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We studied seven genes that reflect events relevant to antidepressant action at four sequential levels: (1) entry into the brain, (2) binding to monoaminergic transporters, and (3) distal effects at the transcription level, resulting in (4) changes in neurotrophin and neuropeptide receptors. Those genes are ATP-binding cassette subfamily B member 1 (ABCB1), the noradrenaline, dopamine, and serotonin transporters (SLC6A2, SLC6A3 and SLC6A4), cyclic AMP-responsive element binding protein 1 (CREB1), corticotropin-releasing hormone receptor 1 (CRHR1) and neurotrophic tyrosine kinase type 2 receptor (NTRK2). Sequence variability for those genes was obtained in exonic and flanking regions. A total of 56280000bp across were sequenced in 536 unrelated Mexican Americans from Los Angeles (264 controls and 272 major depressive disorder (MDD)). We detected in those individuals 419 single nucleotide polymorphisms (SNPs); the nucleotide diversity was 0.00054±0.0001. Of those, a total of 204 novel SNPs were identified, corresponding to 49% of all previously reported SNPs in those genes: 72 were in untranslated regions, 19 were in coding sequences of which 7 were non-synonymous, 86 were intronic and 27 were in upstream/downstream regions. Several SNPs or haplotypes in ABCB1, SLC6A2, SLC6A3, SLC6A4, CREB1 and NTRK2 were associated with MDD, and in ABCB1, SLC6A2 and NTRK2 with antidepressant response. After controlling for age, gender and baseline 21-item Hamilton Depression Rating Scale (HAM-D21) score, as well as correcting for multiple testing, the relative reduction of HAM-D21 score remained significantly associated with two NTRK2-coding SNPs (rs2289657 and rs56142442) and the haplotype CAG at rs2289658 (splice site), rs2289657 and rs2289656. Further studies in larger independent samples will be needed to confirm these associations. Our data indicate that extensive assessment of sequence variability may contribute to increase understanding of disease susceptibility and drug response. Moreover, these results highlight the importance of direct re-sequencing of key candidate genes in ethnic minority groups in order to discover novel genetic variants that cannot be simply inferred from existing databases.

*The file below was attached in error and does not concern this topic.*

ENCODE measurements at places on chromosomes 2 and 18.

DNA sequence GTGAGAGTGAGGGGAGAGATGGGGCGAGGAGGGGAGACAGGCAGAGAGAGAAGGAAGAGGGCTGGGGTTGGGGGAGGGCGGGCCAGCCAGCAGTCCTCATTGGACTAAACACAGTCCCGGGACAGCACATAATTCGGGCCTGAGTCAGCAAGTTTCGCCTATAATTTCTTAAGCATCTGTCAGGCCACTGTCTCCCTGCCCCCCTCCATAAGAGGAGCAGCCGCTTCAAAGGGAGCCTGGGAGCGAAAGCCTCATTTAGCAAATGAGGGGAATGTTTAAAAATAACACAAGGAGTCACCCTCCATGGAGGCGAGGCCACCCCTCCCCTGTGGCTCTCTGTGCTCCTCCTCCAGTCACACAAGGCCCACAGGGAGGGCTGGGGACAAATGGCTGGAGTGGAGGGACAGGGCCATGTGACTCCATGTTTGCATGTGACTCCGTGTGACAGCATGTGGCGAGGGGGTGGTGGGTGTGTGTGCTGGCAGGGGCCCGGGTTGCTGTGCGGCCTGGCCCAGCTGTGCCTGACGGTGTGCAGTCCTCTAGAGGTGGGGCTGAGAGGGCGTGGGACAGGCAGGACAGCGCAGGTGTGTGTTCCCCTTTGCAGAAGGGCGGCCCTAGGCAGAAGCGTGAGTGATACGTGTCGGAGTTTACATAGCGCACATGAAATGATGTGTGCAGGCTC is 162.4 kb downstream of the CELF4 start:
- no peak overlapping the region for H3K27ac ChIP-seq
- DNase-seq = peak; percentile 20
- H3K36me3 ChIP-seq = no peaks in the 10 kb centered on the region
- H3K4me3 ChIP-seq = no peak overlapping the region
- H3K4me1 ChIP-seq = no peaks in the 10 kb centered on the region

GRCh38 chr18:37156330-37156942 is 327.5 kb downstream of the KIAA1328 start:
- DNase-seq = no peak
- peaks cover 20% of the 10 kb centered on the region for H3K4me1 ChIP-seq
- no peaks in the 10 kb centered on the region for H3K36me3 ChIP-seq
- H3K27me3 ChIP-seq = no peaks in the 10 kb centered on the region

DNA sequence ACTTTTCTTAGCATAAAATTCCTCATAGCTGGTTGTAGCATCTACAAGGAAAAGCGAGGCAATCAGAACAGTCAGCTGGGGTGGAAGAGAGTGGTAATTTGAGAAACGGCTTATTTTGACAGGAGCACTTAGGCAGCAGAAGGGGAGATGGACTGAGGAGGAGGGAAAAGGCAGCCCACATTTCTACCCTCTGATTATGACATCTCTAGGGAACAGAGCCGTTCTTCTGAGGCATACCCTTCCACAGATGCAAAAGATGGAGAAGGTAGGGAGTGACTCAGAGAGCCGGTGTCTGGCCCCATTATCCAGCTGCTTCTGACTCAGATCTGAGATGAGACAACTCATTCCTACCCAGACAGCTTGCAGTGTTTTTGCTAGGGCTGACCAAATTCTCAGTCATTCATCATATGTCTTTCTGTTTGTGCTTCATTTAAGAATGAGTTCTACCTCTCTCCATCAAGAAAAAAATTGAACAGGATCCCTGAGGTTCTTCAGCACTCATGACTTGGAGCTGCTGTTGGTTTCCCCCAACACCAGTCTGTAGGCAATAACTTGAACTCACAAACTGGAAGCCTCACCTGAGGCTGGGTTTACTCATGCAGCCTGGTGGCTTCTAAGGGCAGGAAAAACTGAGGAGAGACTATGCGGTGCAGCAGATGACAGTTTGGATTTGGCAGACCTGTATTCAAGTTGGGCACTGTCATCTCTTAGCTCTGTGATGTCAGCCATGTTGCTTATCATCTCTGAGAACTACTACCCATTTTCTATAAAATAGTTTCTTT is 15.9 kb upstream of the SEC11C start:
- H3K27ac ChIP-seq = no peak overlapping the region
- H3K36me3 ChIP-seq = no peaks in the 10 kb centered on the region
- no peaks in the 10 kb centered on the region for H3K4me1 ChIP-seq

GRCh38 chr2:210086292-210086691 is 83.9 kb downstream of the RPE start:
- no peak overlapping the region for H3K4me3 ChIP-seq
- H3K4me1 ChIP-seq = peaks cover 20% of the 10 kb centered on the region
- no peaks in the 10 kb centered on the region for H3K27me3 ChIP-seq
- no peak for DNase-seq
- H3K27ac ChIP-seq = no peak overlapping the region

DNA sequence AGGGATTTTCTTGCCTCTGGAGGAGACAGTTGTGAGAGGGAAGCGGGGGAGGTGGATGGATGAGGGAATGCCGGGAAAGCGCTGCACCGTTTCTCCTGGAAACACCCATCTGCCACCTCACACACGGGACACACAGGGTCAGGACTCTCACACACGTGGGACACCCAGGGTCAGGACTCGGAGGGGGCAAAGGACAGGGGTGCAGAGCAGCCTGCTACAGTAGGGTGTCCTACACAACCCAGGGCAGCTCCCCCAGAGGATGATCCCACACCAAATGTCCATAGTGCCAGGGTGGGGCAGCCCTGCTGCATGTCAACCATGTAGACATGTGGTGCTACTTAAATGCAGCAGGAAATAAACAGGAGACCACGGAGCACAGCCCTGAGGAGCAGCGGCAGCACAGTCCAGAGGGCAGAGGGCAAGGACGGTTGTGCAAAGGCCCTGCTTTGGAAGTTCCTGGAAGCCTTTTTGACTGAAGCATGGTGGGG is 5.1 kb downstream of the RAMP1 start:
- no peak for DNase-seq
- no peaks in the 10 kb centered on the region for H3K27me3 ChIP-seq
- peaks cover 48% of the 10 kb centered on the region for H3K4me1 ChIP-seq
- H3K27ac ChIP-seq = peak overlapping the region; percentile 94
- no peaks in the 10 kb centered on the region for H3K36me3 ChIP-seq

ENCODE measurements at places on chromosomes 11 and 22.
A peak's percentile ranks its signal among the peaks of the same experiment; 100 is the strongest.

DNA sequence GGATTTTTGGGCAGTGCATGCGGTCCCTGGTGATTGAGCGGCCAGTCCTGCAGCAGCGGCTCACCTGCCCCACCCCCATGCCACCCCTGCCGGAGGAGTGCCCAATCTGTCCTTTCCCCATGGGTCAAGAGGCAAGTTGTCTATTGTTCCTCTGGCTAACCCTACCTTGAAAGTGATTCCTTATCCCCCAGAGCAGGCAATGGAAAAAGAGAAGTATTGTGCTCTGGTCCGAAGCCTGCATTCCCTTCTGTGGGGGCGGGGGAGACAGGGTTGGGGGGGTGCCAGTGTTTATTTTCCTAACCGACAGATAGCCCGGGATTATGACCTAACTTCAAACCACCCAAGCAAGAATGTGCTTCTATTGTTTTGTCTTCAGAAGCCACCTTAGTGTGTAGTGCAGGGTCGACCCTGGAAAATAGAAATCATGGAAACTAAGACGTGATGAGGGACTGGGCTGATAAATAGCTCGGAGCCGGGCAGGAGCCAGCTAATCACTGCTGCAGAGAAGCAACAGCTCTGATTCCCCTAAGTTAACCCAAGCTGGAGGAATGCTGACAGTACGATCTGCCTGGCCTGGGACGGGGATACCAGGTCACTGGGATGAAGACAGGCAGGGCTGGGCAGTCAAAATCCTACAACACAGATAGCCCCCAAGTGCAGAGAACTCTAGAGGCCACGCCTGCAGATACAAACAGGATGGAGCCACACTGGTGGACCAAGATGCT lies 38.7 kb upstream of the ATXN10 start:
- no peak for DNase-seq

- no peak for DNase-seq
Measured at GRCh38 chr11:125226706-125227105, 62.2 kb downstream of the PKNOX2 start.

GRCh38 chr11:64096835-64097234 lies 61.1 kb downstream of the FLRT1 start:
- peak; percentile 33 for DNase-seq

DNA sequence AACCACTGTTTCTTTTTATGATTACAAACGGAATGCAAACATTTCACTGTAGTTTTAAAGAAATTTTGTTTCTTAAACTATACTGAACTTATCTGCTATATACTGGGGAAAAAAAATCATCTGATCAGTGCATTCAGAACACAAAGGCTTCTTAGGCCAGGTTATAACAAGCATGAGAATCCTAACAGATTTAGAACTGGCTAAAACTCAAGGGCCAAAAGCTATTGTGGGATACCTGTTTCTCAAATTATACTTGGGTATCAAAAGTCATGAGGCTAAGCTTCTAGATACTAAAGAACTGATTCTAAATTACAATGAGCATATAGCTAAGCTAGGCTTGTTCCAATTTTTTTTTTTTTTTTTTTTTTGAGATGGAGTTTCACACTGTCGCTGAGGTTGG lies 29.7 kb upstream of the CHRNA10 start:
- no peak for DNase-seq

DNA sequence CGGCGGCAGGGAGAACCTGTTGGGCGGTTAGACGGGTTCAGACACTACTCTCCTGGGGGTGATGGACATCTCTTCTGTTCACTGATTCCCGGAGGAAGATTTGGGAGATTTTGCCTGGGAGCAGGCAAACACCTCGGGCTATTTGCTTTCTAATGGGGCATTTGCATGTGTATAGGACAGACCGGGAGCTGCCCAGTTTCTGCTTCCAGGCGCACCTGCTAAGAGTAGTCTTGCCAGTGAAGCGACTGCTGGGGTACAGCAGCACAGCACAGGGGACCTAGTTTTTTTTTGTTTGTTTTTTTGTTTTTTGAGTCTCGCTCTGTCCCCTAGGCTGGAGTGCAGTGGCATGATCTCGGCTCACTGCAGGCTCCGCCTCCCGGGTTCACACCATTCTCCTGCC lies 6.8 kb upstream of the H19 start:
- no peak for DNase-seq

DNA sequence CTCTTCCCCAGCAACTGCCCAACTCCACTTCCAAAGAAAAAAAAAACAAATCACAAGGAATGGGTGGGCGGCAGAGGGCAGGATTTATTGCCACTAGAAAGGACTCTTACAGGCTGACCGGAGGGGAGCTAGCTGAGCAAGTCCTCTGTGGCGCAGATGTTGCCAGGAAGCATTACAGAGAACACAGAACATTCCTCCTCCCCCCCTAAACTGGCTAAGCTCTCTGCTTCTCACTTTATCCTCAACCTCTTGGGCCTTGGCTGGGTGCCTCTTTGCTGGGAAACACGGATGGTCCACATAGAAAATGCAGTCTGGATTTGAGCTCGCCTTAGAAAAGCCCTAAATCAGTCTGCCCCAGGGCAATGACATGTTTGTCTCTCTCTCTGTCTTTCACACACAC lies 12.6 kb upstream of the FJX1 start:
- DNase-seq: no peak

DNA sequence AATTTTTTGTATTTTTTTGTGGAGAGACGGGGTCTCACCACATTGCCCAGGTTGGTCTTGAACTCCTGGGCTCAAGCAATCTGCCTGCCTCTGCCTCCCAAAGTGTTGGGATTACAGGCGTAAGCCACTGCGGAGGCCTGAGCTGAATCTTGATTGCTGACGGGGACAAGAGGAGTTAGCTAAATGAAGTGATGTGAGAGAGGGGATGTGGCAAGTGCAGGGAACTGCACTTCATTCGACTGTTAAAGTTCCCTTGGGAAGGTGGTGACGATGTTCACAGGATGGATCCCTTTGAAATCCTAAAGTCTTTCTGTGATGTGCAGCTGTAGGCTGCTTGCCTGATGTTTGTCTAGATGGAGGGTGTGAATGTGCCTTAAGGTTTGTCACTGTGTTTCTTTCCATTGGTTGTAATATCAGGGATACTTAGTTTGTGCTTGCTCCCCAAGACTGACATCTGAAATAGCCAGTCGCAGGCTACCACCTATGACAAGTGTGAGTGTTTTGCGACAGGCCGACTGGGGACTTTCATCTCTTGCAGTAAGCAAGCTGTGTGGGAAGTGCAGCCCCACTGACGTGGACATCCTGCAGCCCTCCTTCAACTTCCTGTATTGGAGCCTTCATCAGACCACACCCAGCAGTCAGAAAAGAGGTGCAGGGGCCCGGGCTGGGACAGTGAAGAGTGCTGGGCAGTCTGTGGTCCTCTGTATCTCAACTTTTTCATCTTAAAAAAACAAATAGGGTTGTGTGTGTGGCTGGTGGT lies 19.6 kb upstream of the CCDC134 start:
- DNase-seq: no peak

Major depressive disorder (MDD) is a common, complex and recurrent disorder of gene–environment interactions. The estimated heritability may range from 0.36 to 0.66.1, 2 Following up on previous study on the pathophysiology of MDD and on the prevailing hypotheses for treatment response, we sought to identify genes that influence susceptibility for MDD or treatment response in the central nervous system pathways relevant to stress reactivity and to the pathways of action of antidepressant drugs. Current data point out to roles for genes involved in drug transport, serotonin neurotransmission, neurotrophin signaling and response to stress. Promising linkage results are located in several chromosomes,3 which highlight the multilocus nature of the genetic vulnerability to MDD.